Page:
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Brainstorm Health: Final Obamacare Numbers, Blood Flow Smartphone App, Lilly’s Diabetes Play

Hello, readers! This is Sy.

There are many ways in which mobile and computing technology is changing the face of medicine. And one significant advantage our potential robot overlords have on us is better sight. In fact, that precise characteristic is why a smartphone app may one day be able to beat doctors at a critical medical process: measuring blood flow for heart patients.

Or at least that’s one takeaway from a small recent study published in the Canadian Medical Association Journal. Doctors often use something called an “Allen test” to figure out if a patient’s artery is healthy enough for certain kinds of major cardiac surgery. But this process requires medical professionals to cut off blood flow and then observe the changes to the color of patients’ fingertips as a test.

And that’s where mobile technology may prove useful.

“Using a smartphone to monitor changes in color in the fingertips is much more accurate in detecting subtle changes as opposed to the doctors’ general opinion of the color of the hand,” senior study author Dr. Benjamin Hibbert said.

Read on for the day’s news.

Sy Mukherjee
@the_sy_guy
sayak.mukherjee@fortune.com

DIGITAL HEALTH

That fatal brain freezing company just lost its MIT link.  Startup Nectome made some waves this year for its…unusual business proposition: Freezing brains in a process that the company itself says is 100% lethal. A major partner is reportedly leaving. “MIT Media Lab terminated a subcontract with Nectome following a report by MIT Technology Review that described the company’s promotion of its technology. Nectome’s brain storage service is not yet for sale. But it has taken deposits, including one from investor and Y Combinator president Sam Altman,” writes my colleague Kirsten Korosec. (Fortune)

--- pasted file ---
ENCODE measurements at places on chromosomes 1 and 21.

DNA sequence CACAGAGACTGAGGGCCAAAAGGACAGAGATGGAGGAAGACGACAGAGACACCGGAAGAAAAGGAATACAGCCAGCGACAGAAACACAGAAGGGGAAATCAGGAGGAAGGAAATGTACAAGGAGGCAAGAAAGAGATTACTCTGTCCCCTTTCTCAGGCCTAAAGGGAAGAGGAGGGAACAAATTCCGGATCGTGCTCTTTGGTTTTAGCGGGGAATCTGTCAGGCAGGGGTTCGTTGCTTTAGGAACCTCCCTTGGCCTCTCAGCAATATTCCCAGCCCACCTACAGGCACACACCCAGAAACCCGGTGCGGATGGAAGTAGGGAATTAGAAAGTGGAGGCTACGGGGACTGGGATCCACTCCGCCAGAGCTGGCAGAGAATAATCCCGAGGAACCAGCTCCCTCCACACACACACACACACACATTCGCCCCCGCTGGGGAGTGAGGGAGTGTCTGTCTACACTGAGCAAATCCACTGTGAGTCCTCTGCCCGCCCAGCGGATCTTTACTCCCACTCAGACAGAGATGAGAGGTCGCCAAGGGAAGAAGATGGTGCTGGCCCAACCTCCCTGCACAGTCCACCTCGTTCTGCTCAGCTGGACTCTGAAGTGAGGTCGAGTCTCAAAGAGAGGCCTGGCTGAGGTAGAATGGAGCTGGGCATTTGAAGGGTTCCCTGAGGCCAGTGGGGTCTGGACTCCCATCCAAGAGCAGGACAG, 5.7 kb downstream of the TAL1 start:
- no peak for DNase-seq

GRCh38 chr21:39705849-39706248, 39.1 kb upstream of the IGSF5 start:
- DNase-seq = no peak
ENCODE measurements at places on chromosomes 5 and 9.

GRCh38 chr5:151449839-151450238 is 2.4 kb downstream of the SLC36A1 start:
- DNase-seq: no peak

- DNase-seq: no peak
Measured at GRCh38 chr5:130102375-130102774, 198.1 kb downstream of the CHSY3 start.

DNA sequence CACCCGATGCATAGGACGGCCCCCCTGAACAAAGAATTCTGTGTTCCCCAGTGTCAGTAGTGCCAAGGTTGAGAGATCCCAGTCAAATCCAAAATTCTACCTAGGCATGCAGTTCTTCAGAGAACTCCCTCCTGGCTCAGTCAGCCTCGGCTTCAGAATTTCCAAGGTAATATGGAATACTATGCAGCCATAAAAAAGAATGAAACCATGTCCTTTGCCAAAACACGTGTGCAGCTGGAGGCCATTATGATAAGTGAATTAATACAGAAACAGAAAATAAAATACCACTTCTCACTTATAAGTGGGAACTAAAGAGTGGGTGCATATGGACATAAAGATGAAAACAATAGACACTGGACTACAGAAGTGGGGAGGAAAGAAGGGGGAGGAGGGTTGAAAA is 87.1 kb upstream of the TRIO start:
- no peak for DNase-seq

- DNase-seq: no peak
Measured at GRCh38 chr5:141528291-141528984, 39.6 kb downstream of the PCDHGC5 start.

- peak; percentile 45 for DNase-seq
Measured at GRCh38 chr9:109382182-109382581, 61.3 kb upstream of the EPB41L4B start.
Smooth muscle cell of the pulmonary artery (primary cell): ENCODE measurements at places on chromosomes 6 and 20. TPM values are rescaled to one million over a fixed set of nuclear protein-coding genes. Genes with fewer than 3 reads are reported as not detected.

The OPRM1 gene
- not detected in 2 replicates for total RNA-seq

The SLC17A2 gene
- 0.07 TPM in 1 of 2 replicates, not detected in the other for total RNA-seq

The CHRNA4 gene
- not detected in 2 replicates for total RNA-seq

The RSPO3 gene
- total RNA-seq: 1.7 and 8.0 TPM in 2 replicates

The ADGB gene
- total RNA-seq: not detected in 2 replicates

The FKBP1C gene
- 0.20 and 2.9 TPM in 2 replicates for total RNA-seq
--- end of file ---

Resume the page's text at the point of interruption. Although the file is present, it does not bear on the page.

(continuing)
INDICATIONS

Engineered stem cells for treating diabetes? American drug giant Eli Lilly has struck a deal with Sigilon Therapeutics as the company strives to outshine its numerous U.S. competitors with new, exciting technology. Lilly’s $63 million (upfront) Sigilon partnership would give it access to a technology platform that involves engineered, stem cell-producing cells. (BioPharma Dive)

THE BIG PICTURE

Obamacare enrollment was surprisingly high despite Trump’s thousand cuts. 11.8 million Americans signed up for Obamacare this year. That’s just a 3% drop from last year, and the pretty much the entirety of the decline stems from states that rely on the Healthcare.gov federal website. The numbers are also striking given the severely curtailed open enrollment period and widespread confusion about the health law this year. (Fortune)

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Produced by Sy Mukherjee
@the_sy_guy
sayak.mukherjee@fortune.com

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